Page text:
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Wooden, John R

SKU: AUT7089

$15.00



John Robert Wooden (October 14, 1910 - June 4, 2010) was an American basketball player and coach. Nicknamed the "Wizard of Westwood", he won ten NCAA national championships in a 12-year period-seven in a row-as head coach at UCLA, an unprecedented feat.  Autograph Slip Writing Signed, n.d. -  8 1/2 x 11 Folio:  written in blue ink pen as Head Basketball Coach at UCLA; "The Pyramid Of Success"  was written near the end of his legacy and scribed with best of wishes...  Light yellowish age-toning seen on document.  Overall, fine/very fine condition. 

Within this period, his teams won a record 88 consecutive games. He was named national coach of the year six times.

As a player, Wooden was the first to be named basketball All-American three times and he won a national championship at Purdue. Wooden was named a member of the Basketball Hall of Fame as a player (inducted in 1961) and as a coach (in 1973), the first person ever enshrined in both categories. Only Lenny Wilkens and Bill Sharman have since had the same honor.

He was one of the most revered coaches and was beloved by his former players, among them Kareem Abdul-Jabbar and Bill Walton. Wooden was renowned for his short, simple inspirational messages to his players, including his "Pyramid of Success". These often were directed at how to be a success in life as well as in basketball.

During his tenure with the Bruins, Wooden became known as the "Wizard of Westwood" (although he personally disdained the nickname) and gained lasting fame with UCLA by winning 620 games in 27 seasons and 10 NCAA titles during his last 12 seasons, including seven in a row from 1967 to 1973.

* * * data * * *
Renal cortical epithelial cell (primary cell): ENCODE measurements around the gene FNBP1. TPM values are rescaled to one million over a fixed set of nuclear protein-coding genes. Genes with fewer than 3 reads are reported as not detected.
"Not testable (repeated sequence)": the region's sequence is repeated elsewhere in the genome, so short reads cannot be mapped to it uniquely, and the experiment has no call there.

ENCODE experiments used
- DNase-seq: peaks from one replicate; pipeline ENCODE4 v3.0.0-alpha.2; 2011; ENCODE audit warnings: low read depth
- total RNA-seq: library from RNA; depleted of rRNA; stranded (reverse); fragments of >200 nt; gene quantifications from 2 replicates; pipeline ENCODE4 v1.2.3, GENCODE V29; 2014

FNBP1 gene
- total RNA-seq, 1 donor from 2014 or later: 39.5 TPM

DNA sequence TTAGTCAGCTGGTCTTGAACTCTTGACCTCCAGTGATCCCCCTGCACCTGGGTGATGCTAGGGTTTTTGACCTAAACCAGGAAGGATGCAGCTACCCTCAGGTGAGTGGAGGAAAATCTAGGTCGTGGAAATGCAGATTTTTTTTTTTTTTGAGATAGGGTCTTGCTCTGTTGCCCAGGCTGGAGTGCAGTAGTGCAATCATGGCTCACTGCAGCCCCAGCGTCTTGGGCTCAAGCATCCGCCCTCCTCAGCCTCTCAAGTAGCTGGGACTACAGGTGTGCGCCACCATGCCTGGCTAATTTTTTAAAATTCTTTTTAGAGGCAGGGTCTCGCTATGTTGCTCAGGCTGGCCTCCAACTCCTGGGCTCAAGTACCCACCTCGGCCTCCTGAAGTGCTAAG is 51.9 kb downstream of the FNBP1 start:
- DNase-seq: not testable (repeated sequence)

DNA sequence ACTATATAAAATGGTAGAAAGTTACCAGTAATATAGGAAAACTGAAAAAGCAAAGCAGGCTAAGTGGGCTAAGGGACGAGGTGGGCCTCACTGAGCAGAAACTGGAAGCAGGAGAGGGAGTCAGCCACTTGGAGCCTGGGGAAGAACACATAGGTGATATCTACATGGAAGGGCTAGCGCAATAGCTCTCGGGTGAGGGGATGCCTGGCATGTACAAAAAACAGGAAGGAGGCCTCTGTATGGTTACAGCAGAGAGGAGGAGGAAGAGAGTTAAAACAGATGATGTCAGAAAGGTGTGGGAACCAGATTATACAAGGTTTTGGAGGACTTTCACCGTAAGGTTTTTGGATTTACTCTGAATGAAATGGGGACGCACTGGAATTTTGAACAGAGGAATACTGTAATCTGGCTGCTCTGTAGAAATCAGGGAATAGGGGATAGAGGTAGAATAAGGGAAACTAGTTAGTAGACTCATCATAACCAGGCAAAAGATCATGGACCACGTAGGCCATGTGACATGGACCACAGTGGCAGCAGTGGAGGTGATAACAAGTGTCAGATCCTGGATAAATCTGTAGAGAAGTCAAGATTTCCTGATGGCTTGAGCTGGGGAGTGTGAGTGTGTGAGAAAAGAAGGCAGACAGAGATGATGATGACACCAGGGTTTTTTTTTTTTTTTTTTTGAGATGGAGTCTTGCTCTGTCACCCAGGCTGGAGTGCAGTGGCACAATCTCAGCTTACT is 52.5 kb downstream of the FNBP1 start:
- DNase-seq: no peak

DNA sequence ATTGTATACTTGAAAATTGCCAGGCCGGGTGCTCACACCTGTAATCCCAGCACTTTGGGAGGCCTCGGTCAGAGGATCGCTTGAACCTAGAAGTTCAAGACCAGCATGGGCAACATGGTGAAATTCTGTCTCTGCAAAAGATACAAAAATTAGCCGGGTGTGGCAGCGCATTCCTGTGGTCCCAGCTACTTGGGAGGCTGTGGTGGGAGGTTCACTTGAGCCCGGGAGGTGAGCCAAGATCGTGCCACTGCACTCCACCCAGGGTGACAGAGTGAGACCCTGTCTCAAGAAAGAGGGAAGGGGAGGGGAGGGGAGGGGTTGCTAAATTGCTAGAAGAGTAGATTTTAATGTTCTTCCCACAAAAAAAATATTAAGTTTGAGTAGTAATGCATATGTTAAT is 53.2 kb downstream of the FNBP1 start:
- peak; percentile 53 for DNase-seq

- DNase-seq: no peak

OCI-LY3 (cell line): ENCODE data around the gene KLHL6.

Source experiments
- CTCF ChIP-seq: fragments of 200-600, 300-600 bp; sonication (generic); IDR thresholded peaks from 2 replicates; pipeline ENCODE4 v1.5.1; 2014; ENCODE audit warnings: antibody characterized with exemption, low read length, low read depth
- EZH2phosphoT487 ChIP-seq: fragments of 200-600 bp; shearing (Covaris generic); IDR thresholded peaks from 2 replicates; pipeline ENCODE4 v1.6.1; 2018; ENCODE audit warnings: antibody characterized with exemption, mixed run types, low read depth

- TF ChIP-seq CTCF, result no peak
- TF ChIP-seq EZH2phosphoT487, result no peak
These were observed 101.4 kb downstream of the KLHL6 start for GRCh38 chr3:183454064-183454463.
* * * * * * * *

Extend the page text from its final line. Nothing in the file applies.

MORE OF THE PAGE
His UCLA teams also had a record winning streak of 88 games and four perfect 30-0 seasons. They also won 38 straight games in NCAA Tournaments and 98 straight home game wins at Pauley Pavilion.

Wooden was named NCAA College Basketball's "Coach of the Year" in 1964, 1967, 1969, 1970, 1971, 1972 and 1973. In 1967, he was named the Henry Iba Award USBWA College Basketball Coach of the Year.

In 1972, he shared Sports Illustrated magazine's "Sportsman of the Year" award with Billie Jean King. He was named to the Basketball Hall of Fame as a coach in 1973, becoming the first to be honored as both a player and a coach.

The John Wooden era at UCLA is unrivaled in terms of national championships. The next-closest school, on the women's side, Tennessee, has won eight championships with the next-winningest coach, Pat Summitt. For men's basketball, Adolph Rupp and Mike Krzyzewski have won four national championships; Jim Calhoun and Bob Knight, have won three titles, with Knight also having an undefeated season (Wooden had four perfect seasons, with Geno Auriemma also having four with the Connecticut women's team; no other men's or women's Division I coach has more than one).

In 2009, Wooden was named The Sporting News "Greatest Coach of All Time".